The downfalls of high sugar consumption are not limited to poor dental health and weight gain; a new study finds that eating too much sugar may also increase men’s long-term risk of mental health disorders.

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High intake of sugary foods and drinks may harm men’s mental health, suggest researchers.

Researchers found that men who consumed more than 67 grams of sugar daily from sweetened foods and beverages were much more likely to develop anxiety, depression, and other common mental disorders after 5 years, compared with men with a lower daily sugar intake.

Lead study author Anika Knüppel, of the Institute of Epidemiology and Public Health at University College London in the United Kingdom, and colleagues recently reported their findings in the journal Scientific Reports.

The Dietary Guidelines for Americans recommend that added sugar – that is, sugar that is added to foods and drinks during manufacturing or that we add ourselves – should make up no more than 10 percent of total daily calories for adults and children.

According to the Centers for Disease Control and Prevention (CDC), however, adults aged 20 and older consumed around 13 percent of their total daily calories from sugar between 2005 and 2010, with most added sugars coming from sugar-sweetened beverages, cakes and cookies, candy, and ice cream.

Consuming too much sugar can increase the risk of numerous health problems, including obesity, type 2 diabetes, heart disease, and tooth decay.

Previous studies have also indicated that there may be a link between high sugar intake and increased risk of depression, though Knüppel and team note that researchers have suggested that this association may be down to “reverse causation.”

“Reverse causation refers, in this context, to the possibility that a mood disorder may lead to higher sugar intake, so that the diet-mental health association is wholly or partly the result of poor mental health rather than of high sugar intake,” the authors explain.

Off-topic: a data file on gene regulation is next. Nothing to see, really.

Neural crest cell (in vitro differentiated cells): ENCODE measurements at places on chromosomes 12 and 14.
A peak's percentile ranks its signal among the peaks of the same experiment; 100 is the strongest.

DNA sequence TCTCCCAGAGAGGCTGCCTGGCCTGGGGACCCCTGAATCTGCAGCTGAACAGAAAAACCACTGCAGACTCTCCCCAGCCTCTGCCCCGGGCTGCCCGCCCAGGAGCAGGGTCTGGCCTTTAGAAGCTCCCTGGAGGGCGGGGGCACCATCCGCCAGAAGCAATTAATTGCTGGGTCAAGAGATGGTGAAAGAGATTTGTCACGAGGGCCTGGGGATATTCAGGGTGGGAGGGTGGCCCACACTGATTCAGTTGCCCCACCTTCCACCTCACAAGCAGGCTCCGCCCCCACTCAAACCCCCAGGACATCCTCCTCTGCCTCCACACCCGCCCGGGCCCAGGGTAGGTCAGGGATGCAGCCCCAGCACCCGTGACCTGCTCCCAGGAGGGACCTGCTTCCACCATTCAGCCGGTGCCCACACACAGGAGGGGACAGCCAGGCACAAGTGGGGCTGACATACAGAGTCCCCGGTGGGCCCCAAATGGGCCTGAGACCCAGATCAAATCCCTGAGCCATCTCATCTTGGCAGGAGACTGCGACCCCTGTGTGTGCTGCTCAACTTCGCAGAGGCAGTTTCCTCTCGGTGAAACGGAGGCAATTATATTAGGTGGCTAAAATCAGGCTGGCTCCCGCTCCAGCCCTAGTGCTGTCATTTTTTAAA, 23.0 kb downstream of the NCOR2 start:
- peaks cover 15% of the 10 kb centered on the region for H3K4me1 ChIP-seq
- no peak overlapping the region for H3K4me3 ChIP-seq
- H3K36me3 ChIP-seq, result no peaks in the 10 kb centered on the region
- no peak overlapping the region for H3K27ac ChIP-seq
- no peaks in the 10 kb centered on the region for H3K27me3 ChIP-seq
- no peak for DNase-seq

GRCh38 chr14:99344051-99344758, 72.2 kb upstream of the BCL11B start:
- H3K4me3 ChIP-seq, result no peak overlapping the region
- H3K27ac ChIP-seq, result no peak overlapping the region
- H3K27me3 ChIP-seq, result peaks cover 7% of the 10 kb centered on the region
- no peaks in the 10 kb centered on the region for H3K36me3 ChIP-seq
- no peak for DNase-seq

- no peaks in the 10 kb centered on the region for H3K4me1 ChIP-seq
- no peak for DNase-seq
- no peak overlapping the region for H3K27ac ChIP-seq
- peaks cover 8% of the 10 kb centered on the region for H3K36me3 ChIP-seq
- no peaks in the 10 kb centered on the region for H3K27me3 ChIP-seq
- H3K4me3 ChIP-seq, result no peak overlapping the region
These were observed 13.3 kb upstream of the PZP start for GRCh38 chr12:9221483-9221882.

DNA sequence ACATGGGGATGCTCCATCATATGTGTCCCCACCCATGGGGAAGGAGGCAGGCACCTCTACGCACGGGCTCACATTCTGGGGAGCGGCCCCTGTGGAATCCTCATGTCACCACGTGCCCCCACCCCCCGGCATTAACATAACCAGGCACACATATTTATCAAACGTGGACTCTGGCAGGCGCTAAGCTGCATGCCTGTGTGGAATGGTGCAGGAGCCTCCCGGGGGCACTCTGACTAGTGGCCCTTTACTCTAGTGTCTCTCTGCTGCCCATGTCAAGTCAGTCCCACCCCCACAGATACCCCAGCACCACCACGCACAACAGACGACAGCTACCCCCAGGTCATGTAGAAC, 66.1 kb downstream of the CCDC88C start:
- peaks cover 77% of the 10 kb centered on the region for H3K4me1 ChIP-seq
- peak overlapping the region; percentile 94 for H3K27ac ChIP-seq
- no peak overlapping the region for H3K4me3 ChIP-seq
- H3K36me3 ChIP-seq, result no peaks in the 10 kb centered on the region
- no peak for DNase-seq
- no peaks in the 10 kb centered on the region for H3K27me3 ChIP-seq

For this latest research, the team set out to gain a better understanding of whether sugar consumption might influence the development of mental health disorders.

Knüppel and colleagues analyzed data from the Whitehall Study II, including 10,308 participants (66.9 percent of whom were men) who were aged between 35 and 55 years during the first phase of the study.

Over 22 years of follow-up, participants completed food frequency questionnaires at four time points. The researchers used information from these questionnaires to calculate the participants’ daily sugar intake from 15 sweetened foods and beverages, including soda, cakes, and tea and coffee.

Subjects also completed general health questionnaires and interviews at numerous time points during follow-up, which the team used to identify participants’ development of common mental health disorders, such as anxiety and depression.

Compared with men who had lowest daily sugar intake (under 39.5 grams daily), men who had the highest daily sugar intake (more than 67 grams daily) were 23 percent more likely to develop common mental disorders 5 years later.

This finding remained after accounting for a number of possible confounding factors, including sociodemographic factors, other dietary factors, and the presence of other health problems.

No link between incident mental health disorders and sugar intake was observed for women.

Additionally, the researchers found that men and women with mood disorders who had a high daily sugar intake were more likely to develop depression after 5 years, compared with those who had a lower sugar intake.

However, this association diminished once sociodemographic and other dietary and health factors were considered.

Interestingly, the team also found that sugar intake among men and women with mental health disorders was no higher than that of men and women without mental health disorders. This thwarts the theory that the link between high sugar intake and greater risk of mental health disorders is down to reverse causation.

Based on their findings, Knüppel and team believe that we should move away from eating sugary foods as a means to boost mood, as it may do more harm than good.

Sweet food has been found to induce positive feelings in the short-term. People experiencing low mood may eat sugary foods in the hope of alleviating negative feelings. Our study suggests a high intake of sugary foods is more likely to have the opposite effect on mental health in the long-term.”

Anika Knüppel